Petey hustled toward the spot his friends had staked out with a blanket earlier in the day. He pushed past the dance forest and the Esurance prize wheel. Little things had changed, booths had been switched out, they'd brought in better porta potties, but he felt each time as though he were striding through a mashup of all the previous summers, spun by a shoddy DJ.

Photograph by Marie Sicola

Photograph by Marie Sicola

Last year, the final act had been Jane’s Addiction. Oh, the youth-reliving glory! It wasn't that they weren't still cool, it was just how much cooler they used to be. Or maybe it was that all the people who thought they were coolest were wrapped in blankets, some Babybjörned, grooving from high up on the grassy hill and watching the twin Jumbotron screens. Down in the pit you had zonked adolescent Canadians on ditch weed and ecstasy who kinda thought every third song was pretty tight and maybe a little familiar.

Petey's crew had reposed on one elbow and said they were thrilled, said it was the show of a lifetime. Doesn't it look intense down there? Hah! From the front row, how could you even hope to see? They'd played almost all of Nothing’s Shocking. How old and how happy this had made Petey!

Petey pushed on, skirting a crowd of people taking video of a young girl kissing and arguing with a tree. It's not that you ever make some big choice, he thought. It's not that you turn your back on staying up all night, on stabbing friends in the back to get lucky. You just fall asleep early and wake up early not liking what's on the radio and wishing you did. You just go dig out your old binder of Sabbath CDs and find that you're 50/50 on whether this is badass and nostalgic or just a bad sign, like how you've been drinking less beer and more wine.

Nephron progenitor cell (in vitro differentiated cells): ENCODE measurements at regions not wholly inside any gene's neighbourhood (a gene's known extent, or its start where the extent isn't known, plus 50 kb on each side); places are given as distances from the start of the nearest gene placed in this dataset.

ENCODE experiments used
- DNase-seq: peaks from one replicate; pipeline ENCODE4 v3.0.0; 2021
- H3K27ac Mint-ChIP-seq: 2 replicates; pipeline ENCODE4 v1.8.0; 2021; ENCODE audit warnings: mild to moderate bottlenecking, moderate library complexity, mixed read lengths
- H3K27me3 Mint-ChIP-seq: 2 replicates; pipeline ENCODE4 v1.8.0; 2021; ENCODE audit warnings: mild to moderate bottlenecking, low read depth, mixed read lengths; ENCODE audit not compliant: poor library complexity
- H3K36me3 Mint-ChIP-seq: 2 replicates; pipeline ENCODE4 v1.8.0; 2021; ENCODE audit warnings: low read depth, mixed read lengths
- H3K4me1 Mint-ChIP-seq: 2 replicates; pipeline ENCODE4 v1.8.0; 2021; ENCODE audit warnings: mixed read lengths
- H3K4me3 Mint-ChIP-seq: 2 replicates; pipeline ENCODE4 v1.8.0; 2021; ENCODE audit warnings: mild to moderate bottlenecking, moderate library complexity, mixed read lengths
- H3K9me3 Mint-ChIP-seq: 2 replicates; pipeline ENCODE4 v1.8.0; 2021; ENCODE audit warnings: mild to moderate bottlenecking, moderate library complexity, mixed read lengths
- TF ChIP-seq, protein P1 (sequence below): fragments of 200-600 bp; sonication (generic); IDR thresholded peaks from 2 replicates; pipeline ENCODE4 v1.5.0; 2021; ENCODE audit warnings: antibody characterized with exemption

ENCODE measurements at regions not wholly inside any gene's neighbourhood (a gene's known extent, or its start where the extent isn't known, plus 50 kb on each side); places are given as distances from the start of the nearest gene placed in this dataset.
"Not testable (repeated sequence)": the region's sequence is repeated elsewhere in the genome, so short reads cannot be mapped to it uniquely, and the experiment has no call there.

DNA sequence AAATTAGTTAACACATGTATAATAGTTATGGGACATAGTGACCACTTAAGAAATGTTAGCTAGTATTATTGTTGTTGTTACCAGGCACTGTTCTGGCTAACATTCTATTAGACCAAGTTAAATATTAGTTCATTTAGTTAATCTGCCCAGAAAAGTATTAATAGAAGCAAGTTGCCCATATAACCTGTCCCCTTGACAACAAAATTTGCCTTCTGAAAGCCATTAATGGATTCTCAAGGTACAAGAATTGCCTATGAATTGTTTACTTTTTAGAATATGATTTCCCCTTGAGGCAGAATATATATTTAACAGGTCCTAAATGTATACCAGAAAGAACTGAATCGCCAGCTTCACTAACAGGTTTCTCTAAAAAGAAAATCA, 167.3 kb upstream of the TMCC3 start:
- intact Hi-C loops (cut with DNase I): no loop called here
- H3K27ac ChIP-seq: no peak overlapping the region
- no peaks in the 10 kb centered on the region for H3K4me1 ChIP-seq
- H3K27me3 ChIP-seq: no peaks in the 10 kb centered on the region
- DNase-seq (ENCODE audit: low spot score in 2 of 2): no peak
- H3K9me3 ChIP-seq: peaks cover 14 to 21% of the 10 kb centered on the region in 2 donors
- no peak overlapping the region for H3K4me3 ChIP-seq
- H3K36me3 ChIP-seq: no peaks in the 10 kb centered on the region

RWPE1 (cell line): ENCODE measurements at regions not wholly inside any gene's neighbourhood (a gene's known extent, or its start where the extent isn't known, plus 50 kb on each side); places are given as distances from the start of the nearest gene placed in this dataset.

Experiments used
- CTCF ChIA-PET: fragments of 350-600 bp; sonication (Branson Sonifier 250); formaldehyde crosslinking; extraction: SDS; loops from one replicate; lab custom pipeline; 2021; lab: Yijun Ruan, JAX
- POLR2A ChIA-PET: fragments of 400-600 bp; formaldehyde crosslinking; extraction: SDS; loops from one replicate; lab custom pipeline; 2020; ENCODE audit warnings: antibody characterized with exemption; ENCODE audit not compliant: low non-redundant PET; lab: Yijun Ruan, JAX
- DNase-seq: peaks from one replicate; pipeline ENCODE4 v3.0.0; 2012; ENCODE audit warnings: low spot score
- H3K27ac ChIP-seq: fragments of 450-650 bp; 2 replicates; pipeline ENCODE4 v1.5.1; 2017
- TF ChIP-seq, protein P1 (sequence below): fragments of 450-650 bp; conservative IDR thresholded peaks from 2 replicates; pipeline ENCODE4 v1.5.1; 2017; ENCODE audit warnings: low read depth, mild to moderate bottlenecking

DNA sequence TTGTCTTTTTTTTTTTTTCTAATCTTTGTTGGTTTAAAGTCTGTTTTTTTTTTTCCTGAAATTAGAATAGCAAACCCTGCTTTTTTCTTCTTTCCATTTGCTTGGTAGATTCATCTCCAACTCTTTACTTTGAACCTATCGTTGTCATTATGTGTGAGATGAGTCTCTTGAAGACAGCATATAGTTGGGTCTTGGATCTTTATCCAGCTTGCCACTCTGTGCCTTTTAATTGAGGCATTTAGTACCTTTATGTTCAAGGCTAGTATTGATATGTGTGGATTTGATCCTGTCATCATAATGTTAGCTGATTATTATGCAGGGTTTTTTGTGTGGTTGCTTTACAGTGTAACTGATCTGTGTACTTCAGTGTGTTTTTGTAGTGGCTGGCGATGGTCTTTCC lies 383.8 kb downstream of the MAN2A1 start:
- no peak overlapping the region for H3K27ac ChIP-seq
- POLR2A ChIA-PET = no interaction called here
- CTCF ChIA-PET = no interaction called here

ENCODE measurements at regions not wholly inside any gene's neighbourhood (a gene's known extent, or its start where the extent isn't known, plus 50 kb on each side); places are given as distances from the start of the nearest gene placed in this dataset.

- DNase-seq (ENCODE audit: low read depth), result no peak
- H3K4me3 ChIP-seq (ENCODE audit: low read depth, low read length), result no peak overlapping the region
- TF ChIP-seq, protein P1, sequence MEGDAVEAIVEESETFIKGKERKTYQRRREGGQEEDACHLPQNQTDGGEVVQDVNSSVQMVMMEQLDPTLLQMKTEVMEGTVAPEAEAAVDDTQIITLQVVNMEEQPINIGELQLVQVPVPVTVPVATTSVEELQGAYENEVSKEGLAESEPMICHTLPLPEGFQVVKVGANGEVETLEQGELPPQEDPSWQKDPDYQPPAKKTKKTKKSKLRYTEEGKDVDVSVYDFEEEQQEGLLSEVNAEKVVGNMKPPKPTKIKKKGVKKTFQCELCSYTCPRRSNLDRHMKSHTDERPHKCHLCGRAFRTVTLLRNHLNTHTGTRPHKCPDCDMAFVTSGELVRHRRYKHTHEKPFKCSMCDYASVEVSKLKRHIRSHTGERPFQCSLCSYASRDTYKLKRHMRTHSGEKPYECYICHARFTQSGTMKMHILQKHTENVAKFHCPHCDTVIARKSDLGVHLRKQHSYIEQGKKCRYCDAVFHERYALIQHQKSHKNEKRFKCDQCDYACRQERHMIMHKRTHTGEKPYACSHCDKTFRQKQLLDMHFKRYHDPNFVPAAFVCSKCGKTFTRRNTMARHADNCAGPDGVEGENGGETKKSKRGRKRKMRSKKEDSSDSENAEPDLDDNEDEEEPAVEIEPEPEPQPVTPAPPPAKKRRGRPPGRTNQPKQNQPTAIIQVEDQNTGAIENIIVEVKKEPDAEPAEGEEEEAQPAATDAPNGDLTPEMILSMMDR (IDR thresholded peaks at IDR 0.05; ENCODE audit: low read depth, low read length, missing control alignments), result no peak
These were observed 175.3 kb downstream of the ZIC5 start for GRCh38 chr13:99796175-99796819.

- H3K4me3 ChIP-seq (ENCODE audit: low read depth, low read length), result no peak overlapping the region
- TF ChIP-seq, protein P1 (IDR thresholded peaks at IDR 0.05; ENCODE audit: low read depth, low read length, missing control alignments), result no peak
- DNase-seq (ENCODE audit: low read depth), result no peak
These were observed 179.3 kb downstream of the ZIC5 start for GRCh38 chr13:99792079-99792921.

And then you find yourself revolving by on another loop at the same festival, nearly midnight, and you find that you’ve eschewed the luxurious hill for the grimy pit, though you don’t even know who the main act is. Still, you’re down there in the throng and it’s headliner time, around witching hour, when your feet are sore and you have to keep bending your knees, putting weight on the left foot a while, then the right one, and the set changes are interminable, a personal affront, your bladder a beaten middleweight cruiser, and you’ve entered some dreamspace.

Petey rose up on the balls of his feet. The whole gorge went black and when the floodlights snapped Petey surged forward. It was the old boy in makeup and a crimson jumpsuit, the edge of his dragon glistening in the rain. He picked up the mic stand and flung it into the crowd, the metal just missing Petey's ear. It was like the violent-gentle, guttural whisper of a semi-trailer rocking past a sedan on the interstate. A tall dude cut in front of him and Petey gave the guy a hard shove, because screw that guy, and because he had to see, and because what's a little crime, anyway, if it's for a good cause? On stage the odd creature was stuck in the spotlight—struck head-on by the blinding blessing and menace, yet unconcerned, finger-tapping his strings, shredding and saying, It's me, it's still me you're all here to see.

—Eric Thompson